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Northern Arizona’s Sara Gibson, MD: A Telepsychiatry Pioneer

Sara Gibson, MD

In Arizona, Sara Gibson, MD, a psychiatrist with Northern Arizona Regional Behavioral Health Authority in Flagstaff, was the first to practice psychiatry via telemedicine.

It was November 1996, and Gibson had just returned to work after being on maternity leave. “I was covering Apache County, on the New Mexico border, where there are only two towns, St. Johns and Springerville,” she recalls.

“Travel is always an issue – and it was even more so after the birth of my son. My husband is a physician who’s on call a lot. And so NARBHA approached me and said, ‘This is totally new, would you be willing to pilot this?’”

The entire state of Arizona is a federally designated "mental health professionals shortage area." Gibson saw telemedicine as a way to bridge the gap between her and many of her patients.

While some other psychiatrists have resisted the option of seeing patients via videoconference, “that was a barrier I didn’t have,” Gibson says. “I was enthusiastic and willing to make it work.

“It’s still about getting the care to the patients, and sometimes that means trying different things. And this way, I can see two patients in the time it takes to drive three hours round-trip. And it dramatically increases compliance with appointments if you can be seen in your own community.”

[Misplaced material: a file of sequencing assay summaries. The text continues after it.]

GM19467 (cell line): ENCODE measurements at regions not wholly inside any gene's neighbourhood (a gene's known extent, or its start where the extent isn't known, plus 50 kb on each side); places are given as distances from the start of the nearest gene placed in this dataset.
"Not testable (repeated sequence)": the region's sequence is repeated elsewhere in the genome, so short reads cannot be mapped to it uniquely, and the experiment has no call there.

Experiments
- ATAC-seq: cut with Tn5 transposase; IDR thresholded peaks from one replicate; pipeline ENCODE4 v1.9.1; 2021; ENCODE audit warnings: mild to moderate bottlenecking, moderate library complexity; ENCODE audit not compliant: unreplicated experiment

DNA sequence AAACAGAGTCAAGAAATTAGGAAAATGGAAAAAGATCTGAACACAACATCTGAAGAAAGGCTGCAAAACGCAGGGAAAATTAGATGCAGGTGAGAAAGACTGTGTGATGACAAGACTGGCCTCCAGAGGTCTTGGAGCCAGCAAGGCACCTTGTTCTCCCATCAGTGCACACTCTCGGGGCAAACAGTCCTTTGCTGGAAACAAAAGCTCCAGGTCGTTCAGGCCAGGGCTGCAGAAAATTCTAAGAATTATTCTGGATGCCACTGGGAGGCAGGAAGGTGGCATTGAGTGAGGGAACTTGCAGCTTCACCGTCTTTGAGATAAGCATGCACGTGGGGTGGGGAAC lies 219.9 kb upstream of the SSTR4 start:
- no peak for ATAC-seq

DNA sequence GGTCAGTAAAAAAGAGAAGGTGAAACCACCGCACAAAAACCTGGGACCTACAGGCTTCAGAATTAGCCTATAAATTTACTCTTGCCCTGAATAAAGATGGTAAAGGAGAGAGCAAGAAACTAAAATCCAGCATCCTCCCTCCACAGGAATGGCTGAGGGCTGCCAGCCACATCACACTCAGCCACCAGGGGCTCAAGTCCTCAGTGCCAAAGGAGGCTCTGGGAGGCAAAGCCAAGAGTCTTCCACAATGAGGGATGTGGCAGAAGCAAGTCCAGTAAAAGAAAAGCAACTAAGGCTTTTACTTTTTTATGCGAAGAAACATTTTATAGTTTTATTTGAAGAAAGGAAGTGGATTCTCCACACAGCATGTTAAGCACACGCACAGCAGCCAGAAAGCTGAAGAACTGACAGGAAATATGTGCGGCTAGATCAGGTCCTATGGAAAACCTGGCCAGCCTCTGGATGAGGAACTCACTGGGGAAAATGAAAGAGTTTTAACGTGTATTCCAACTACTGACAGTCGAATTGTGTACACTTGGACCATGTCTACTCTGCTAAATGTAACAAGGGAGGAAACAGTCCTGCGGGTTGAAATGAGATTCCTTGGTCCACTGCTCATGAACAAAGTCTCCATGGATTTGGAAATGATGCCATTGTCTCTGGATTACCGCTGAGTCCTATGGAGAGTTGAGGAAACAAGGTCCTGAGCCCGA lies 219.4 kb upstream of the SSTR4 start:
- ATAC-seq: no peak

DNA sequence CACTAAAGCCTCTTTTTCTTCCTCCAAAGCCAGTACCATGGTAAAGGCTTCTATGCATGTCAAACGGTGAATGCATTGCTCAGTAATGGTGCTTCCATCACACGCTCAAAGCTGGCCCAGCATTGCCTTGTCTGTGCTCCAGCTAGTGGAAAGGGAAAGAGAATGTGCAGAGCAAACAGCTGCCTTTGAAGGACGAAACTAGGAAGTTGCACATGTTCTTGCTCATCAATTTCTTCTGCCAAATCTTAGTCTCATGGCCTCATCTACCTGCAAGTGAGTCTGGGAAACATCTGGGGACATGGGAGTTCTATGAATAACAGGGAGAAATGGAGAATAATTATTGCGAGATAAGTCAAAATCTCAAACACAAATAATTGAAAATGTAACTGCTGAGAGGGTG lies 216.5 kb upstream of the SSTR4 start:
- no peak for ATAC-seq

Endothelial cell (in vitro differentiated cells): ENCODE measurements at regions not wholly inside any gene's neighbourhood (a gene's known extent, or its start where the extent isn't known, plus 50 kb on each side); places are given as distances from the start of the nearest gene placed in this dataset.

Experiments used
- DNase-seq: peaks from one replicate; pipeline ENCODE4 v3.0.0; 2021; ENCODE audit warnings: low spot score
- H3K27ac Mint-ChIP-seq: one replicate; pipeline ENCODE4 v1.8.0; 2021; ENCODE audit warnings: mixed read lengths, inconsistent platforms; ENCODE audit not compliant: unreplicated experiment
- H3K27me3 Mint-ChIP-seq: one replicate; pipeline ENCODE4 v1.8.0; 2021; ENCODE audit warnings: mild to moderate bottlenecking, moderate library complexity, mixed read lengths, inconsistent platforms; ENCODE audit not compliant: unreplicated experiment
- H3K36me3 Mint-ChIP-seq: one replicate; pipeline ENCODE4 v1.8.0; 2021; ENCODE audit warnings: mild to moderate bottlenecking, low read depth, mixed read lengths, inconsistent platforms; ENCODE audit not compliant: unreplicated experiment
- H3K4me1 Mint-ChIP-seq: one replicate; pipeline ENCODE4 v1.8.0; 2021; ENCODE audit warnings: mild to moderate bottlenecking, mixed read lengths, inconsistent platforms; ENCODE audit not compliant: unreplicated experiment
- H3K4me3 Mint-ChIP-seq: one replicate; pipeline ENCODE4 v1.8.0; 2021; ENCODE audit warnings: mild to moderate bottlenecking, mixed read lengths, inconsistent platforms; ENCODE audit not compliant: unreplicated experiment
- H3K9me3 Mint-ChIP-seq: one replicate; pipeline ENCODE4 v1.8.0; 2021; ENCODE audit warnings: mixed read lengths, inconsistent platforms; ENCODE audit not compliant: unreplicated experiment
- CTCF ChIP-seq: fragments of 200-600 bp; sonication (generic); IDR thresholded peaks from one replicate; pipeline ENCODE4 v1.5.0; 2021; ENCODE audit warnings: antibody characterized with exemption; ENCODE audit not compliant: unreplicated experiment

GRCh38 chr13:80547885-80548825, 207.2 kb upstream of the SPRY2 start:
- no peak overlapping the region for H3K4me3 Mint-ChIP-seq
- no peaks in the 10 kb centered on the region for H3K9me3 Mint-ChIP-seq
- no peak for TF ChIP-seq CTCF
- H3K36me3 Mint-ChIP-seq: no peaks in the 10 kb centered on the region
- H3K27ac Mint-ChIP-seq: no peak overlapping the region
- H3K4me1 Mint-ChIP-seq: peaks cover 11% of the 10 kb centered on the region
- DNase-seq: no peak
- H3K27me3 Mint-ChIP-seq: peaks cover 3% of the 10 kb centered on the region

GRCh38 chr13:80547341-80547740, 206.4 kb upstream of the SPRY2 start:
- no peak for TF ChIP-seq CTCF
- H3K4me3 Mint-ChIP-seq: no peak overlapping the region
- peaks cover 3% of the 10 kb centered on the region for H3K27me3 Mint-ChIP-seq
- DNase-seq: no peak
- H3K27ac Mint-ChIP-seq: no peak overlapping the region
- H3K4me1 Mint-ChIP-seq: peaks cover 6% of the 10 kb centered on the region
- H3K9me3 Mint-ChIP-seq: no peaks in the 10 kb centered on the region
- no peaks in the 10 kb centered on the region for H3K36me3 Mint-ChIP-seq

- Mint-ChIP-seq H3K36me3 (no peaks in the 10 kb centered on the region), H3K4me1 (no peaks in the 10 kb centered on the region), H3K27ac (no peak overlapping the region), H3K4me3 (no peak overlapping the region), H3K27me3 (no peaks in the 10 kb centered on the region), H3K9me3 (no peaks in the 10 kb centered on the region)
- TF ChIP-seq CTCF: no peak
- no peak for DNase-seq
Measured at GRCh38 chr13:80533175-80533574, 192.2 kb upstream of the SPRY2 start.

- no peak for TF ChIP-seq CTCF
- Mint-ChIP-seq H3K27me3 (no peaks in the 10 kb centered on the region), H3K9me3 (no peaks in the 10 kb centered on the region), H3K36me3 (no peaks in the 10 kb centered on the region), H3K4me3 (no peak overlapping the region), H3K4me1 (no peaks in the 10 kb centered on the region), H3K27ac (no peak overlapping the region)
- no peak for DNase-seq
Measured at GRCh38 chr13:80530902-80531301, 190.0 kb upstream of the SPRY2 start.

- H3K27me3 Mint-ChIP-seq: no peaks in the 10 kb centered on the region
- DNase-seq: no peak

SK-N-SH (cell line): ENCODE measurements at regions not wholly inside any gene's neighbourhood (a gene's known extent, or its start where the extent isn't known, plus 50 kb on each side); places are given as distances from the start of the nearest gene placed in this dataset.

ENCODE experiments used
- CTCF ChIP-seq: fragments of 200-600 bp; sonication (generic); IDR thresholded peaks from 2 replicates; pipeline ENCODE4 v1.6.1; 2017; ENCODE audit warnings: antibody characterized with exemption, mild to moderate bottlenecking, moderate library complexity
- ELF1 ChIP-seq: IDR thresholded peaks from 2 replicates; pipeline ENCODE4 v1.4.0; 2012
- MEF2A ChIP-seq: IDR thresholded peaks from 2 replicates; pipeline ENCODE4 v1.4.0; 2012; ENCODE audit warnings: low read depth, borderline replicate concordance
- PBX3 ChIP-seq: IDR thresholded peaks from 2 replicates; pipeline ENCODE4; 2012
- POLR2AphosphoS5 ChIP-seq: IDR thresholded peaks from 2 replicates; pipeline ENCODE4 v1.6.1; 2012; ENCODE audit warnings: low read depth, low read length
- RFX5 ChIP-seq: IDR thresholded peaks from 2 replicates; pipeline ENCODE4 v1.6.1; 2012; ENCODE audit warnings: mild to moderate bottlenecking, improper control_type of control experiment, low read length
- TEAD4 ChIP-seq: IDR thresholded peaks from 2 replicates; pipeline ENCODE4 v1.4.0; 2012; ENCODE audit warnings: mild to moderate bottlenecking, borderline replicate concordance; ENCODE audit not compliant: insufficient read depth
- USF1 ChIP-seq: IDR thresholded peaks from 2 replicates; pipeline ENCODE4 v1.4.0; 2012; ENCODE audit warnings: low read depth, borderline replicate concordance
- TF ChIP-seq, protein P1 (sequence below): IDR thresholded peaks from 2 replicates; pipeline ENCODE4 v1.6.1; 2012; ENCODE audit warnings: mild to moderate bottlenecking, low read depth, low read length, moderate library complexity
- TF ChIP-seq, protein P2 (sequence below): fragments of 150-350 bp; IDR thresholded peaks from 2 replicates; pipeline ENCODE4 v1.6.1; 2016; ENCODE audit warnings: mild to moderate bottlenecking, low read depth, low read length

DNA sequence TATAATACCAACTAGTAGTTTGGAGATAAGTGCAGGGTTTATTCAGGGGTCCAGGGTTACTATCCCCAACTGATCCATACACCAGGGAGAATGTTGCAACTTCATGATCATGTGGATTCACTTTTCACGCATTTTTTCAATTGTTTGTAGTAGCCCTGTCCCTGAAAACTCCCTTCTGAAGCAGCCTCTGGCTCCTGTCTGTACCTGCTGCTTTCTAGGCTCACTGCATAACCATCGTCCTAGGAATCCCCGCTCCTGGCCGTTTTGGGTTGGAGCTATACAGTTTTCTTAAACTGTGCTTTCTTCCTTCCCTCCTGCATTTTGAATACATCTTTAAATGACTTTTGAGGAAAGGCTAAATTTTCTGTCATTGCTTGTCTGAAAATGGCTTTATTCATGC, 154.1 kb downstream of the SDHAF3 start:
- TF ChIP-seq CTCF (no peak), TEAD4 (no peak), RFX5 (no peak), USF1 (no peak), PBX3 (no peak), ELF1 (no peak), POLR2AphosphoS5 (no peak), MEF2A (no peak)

Gibson has found telepsychiatry to work well for her pediatric patients, 4 and older. “Kids are just really comfortable with technology in a way their parents may not be,” she says. “I have a little stuffed toy Eeyore that I use to get their attention. And they play with me. They hide under the desk. I can follow them around the room with my camera and see all I need to see. I can zoom in, zoom out, and run around the room with them.”

Gibson also has found that adults who have been abused or traumatized are often more comfortable with telemedicine than with face-to-face sessions. 

“I really believe that a telemedicine evaluation is equivalent to face-to-face,” Gibson says. “I don’t feel like I’m making compromises at all. I feel like I’m doing what’s best for the people I serve.”

About the Author

Jane Erikson's picture

Jane Erikson joined the staff of the Arizona Telemedicine Program in April 2013. She was already familiar with the program, as she previously wrote about the program during her nearly 20 years of covering health care for the Arizona Daily Star in Tucson. Jane has lived in Arizona most of her life and is a graduate of the University of Arizona.


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